We've seen it play out in several areas, one of which is climate science. Any researcher who questions the supposedly "settled science" of global warming is a hack who will produce whatever industry wants if they have ever accepted a dime from an energy company, while those who depend on government grants to sustain their livelihood — grants which heavily depend on toeing the politically correct line that human-caused warming is one of the greatest evils of our time — are as pure as the driven snow.
In an item about head injuries and football, USA Today's Dan Wolken went to the same, uh, playbook with neuroscientist Sandra Chapman, who contends that "concussions don't pose a significant long-term health risk." It almost seemed as if Wolken believes that those who have sued the NFL and obtained a tentative $675 million settlement — an amount which a judge believes is likely inadequate — have "settled science" on their side (HT Rush Limbaugh; bolds and numbered tags are mine):
A conflicting voice in concussion dialogue
By the end of a morning lecture Monday, Sandra Chapman, Ph.D., had essentially told an auditorium full of football coaches that all the doomsday stuff they've been hearing about concussions isn't quite as bad the media has made it seem.
... Welcome to the newest twist in the discussion of head injuries and football – commissioned and endorsed, of course, by the folks whose livelihood depends on football. 
Don't like what the research says? Find another researcher. 
"Youth football's benefits to health and well-being far, far exceed the risks," Chapman, who is not a medical doctor  but founded the Center for BrainHealth at UT-Dallas in 1999, told the American Football Coaches Association.
No wonder folks like National Football Foundation president Steve Hatchell and AFCA executive director Grant Teaff were giddy over Chapman's appearance, which concluded a morning session that sounded a lot like a pep rally for the football.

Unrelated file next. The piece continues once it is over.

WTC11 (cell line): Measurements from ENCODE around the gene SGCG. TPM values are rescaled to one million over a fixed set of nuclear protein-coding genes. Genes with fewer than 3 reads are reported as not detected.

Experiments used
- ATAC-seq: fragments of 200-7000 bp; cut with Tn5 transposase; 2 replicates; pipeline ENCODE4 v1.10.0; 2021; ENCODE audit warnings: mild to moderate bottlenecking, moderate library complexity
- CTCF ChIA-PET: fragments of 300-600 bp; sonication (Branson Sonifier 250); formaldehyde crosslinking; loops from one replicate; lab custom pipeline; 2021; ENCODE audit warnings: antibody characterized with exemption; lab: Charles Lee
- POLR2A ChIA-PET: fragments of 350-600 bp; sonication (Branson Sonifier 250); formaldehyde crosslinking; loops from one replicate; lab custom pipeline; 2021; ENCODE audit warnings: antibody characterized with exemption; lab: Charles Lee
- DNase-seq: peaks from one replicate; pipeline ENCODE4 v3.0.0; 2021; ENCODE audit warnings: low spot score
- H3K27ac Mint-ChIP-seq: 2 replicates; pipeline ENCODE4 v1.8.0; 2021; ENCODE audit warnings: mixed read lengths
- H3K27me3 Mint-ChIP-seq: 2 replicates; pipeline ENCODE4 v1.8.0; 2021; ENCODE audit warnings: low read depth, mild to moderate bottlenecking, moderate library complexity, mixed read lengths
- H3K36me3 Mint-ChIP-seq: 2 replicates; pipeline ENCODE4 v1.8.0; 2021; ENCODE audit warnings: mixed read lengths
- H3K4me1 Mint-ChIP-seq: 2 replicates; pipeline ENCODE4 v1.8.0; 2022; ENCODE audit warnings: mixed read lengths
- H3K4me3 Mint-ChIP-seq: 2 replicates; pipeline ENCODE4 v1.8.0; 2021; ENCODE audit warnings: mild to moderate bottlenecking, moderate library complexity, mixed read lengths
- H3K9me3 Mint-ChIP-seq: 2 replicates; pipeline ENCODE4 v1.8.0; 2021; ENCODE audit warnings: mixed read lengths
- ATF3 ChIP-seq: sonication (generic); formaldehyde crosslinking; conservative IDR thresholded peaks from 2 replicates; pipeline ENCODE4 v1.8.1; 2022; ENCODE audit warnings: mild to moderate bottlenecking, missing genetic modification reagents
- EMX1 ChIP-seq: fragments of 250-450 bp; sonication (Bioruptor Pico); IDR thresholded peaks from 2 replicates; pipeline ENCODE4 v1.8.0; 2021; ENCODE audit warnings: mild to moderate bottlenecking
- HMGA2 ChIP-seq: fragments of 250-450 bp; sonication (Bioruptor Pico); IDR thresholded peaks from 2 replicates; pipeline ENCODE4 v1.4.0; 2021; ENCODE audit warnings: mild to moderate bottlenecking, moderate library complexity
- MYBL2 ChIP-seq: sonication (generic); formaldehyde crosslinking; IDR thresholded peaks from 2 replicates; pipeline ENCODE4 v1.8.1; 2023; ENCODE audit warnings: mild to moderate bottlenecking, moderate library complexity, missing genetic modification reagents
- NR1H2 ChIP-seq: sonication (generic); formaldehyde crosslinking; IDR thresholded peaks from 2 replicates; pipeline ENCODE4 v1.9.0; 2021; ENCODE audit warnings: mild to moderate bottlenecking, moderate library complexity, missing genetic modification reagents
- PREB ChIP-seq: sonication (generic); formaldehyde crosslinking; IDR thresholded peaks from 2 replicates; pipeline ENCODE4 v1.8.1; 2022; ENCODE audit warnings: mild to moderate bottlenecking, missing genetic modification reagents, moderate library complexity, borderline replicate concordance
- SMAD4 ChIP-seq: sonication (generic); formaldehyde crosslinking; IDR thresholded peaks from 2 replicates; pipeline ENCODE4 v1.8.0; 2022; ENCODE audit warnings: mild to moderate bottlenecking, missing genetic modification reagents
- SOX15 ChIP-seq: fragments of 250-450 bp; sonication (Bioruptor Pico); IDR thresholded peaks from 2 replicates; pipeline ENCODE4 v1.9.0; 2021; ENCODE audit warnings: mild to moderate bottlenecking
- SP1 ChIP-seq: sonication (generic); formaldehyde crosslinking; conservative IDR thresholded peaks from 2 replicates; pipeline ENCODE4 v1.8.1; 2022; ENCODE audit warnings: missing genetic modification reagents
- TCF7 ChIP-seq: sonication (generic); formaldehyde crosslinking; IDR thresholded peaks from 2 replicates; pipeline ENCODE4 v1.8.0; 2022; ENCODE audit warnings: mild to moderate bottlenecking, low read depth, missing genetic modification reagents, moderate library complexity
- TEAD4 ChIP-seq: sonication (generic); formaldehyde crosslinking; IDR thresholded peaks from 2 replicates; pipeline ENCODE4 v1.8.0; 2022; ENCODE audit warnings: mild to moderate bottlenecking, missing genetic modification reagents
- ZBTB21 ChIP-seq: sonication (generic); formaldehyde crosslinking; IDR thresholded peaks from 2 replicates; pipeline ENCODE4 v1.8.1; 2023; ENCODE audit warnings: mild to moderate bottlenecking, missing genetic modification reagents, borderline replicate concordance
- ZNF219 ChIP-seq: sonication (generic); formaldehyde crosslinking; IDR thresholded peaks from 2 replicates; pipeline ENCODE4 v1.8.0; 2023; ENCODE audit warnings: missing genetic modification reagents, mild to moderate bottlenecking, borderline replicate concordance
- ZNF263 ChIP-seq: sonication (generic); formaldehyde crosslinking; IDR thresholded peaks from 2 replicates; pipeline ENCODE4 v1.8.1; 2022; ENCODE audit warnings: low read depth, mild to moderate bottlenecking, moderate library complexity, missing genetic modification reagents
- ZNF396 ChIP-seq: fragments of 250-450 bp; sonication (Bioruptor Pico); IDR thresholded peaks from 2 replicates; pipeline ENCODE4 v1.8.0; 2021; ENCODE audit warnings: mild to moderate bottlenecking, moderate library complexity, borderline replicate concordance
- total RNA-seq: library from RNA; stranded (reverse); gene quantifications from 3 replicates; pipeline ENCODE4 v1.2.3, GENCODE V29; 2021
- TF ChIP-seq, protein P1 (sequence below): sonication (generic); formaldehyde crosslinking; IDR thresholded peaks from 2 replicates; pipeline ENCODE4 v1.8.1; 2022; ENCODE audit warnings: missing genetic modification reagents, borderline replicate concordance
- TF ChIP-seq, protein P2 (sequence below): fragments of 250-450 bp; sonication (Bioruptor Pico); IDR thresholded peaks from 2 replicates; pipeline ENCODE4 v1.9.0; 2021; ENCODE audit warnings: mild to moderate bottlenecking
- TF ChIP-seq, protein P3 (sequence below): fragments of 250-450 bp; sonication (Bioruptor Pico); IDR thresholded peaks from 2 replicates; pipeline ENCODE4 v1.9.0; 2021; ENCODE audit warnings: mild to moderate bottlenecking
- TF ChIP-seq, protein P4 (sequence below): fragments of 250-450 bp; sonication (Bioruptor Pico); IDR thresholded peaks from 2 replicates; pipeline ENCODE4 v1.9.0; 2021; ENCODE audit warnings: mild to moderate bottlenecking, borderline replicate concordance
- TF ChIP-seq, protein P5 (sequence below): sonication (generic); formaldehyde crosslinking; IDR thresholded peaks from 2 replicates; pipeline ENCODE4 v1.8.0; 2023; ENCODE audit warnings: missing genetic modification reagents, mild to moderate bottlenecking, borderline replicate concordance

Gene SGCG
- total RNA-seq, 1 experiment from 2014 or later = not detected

All the bad stuff you've heard lately about the sport, the declining participation among teenagers and the increased focus on its long-term dangers? The overarching message here Monday was this: Football is under attack, and it's time to fight back.
"In 38 years, I don't have one former player who isn't functional due to concussions, but I do have a whole lot of healthy players," Duke coach David Cutcliffe told USA TODAY Sports. "That's a case study, isn't it?  We're trying to make people think before they react."
And in Chapman, who described herself as a former Texas cheerleader, the coaches have found their champion.
 — Since it's "commissioned and endorsed" by people in football, I guess we're supposed to assume it doesn't count as much as studies commissioned by contingency-fee trial lawyers. Really?
 — Is there any particular reason why Wolken wrote this sentence, other than to imply that organized football is more interested in opinion-shopping than it is in the truth?
 — Wolken made sure readers knew that Chapman isn't "a medical doctor" in the piece's fifth paragraph, and waited until his 14th paragraph to describe her as a neuroscientist, which, perhaps with the exception of certain medical neurologists, is the kind of qualification for which one would hope.
 — Now I know why Wolken decided to tell readers that Dr. Chapman is a former cheerleader. The pep rally reference serves as a subtle and cynical way to discredit a person's work in some readers' minds.
 — Obviously, Coach Cutcliffe hasn't learned that computer models and speculation are "case studies," and that real life experience is just a bunch of meaningless "anecdotes."
Near the end, Wolken notes that Chapman "comes to the table with a very different viewpoint than what coaches and parents have been hearing the past couple years." That's because sports reporters have been swallowing the trial bar's line and doing little independent work on their own.
Cross-posted at BizzyBlog.com.